Why are these things never simple?

I thought I’d be sitting down to write a blog post tonight about how happy I was to finally have my leaking pipe fixed.  After all, I rang the plumber this morning to remind him that he’d promised me about a month ago that he’d come back with the parts to fix it in a week or two (it was only a slow leak, a drip every hour or so, and the damage to the ceiling was already done, so I hadn’t been too concerned about the wait), and he was very apologetic and came right round, and he and his assistant went up into the attic and there was much sawing and banging and they replaced the faulty pipe, and checked that there was no longer a leak, and away they went with a promise to email me an invoice.
So I went back to work thinking all was good.  And then I got home tonight and heard a dripping noise.  Not from the original leak, but from the hot water cupboard.  I opened it up, and there was water running down the back wall of the cupboard.
Sorry, slight pause there because the plumber just turned up – I rang him when I saw the water, and the poor guy had to leave his dinner to come round (don’t worry, I’m sure he’ll charge appropriately).  He’s been up into the ceiling and had a look, and the leak’s coming from a completely different pipe than the one he repaired.  He of course said that these things often happen, that pipes of the same age fail around the same time, but I suspect that all that banging to get the old pipe disconnected this morning may well have contributed.  But of course he’s not going to admit liability by suggesting anything like that!
Anyway, end result is he didn’t have any of the right parts left to fix it, and the shops are all shut now, so the best he could do was promise to come back first thing tomorrow.  And in the meantime he’s shut off the hot water which has at least stopped the leak.  Means I’ve only got cold water for now, but I’ll survive – I can just go back to earthquake mode and start boiling water if I need hot, and my shower in the morning can wait until he’s been back to fix the pipe (or if all else fails, I’ll nip over to the swimming pool at Jellie Park and use their showers).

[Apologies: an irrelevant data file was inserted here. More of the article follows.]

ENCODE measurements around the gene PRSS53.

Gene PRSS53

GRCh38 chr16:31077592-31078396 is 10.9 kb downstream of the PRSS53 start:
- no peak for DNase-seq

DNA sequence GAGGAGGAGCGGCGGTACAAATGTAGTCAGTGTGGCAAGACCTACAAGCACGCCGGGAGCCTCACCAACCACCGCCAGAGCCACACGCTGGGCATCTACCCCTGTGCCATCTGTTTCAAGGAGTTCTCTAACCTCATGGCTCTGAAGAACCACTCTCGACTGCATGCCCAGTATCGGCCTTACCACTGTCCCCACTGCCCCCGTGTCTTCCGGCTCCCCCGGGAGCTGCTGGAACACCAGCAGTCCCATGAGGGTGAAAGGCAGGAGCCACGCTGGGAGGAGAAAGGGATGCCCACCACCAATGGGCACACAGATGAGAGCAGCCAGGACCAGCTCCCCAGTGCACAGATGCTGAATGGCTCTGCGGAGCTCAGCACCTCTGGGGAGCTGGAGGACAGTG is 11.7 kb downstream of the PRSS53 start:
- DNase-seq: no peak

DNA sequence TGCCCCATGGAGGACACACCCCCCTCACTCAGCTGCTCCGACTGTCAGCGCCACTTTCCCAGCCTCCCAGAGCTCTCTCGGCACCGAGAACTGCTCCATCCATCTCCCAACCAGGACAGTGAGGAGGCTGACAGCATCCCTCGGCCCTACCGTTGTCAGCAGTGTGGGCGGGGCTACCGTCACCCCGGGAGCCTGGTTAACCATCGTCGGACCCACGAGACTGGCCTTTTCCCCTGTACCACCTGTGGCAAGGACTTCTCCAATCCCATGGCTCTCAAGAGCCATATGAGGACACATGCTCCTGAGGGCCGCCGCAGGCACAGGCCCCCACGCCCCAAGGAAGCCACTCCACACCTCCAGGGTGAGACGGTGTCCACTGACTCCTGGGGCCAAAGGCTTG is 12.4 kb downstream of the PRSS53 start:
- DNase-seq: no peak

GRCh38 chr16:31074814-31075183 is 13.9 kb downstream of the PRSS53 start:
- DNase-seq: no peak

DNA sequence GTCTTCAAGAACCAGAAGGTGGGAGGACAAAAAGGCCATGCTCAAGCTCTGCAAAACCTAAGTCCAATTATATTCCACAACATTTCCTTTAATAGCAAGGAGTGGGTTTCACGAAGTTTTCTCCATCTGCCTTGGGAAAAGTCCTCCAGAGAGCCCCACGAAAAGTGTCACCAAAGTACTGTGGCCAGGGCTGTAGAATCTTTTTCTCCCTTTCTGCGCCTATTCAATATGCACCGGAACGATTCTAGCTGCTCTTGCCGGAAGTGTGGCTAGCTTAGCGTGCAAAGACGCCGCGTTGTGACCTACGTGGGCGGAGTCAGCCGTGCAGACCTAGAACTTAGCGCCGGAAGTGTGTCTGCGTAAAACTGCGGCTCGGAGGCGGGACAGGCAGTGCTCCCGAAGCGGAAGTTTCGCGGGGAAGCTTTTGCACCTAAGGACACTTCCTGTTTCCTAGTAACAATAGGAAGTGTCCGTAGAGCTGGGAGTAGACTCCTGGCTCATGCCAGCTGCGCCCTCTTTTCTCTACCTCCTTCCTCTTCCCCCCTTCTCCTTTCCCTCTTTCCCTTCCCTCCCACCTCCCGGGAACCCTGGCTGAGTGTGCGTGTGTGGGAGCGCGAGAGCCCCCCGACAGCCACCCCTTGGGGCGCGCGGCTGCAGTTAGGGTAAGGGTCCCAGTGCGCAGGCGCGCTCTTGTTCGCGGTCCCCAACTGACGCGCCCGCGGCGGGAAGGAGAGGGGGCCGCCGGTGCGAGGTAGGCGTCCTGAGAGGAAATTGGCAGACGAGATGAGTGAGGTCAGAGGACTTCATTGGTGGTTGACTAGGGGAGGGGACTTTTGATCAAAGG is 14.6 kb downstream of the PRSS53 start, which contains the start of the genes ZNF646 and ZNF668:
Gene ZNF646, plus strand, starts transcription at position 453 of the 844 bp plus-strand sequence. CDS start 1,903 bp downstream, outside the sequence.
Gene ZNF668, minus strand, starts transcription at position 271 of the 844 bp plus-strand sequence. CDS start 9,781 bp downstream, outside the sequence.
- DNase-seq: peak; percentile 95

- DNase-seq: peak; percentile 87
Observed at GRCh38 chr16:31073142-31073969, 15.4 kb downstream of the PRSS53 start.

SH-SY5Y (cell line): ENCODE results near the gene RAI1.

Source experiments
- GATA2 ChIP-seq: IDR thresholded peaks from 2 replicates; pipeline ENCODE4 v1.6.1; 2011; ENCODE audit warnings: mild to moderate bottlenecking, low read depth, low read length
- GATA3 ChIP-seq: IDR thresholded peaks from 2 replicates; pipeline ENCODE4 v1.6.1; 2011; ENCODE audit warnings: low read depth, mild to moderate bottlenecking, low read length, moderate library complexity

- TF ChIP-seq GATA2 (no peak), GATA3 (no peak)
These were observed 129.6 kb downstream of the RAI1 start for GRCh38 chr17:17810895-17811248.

Seems like a good excuse to go and get takeaways for tea tonight though, so I’ve got fewer dishes to wash 🙂
Ok, anyone want to bet how many times in the next 14 hours or so I turn on a hot tap and am confused by no water coming out?

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    1. It’s my Scottish background. In Scotland (and most of the UK), tea is (or was – it’s changing under the influence of American media) the evening meal, and dinner was the midday meal (unless you’re very posh, in which case it’s a late evening meal). I grew up in a very Scottish family, so I acquired tea as my word for the evening meal. Weirdly though, I use lunch for midday – probably because that’s normal NZ usage, and I would have eaten most of my lunches at school, where everyone else spoke NZ English, not the weird half Scots/half NZ that’s my native language :-). Occasionally I’ll refer to the evening meal as dinner, but it’s usually when it’s a more formal situation, like if I’m inviting people to my house for dinner. When I’m on my own though I think of it as tea.

  1. I use the word tea for my meal in the evening but found that when I was working in the UK that my clients used the word supper and tea was always a cup of tea and a biscuit at 4 o’clock.

    1. It’s amazing how complicated words for meals can get, isn’t it? I know that which meal you called dinner used to be a shibboleth for social class – anyone aspiring to mix with the upper classes had to be very careful not to refer to lunch as dinner or their lowly origins would be exposed.

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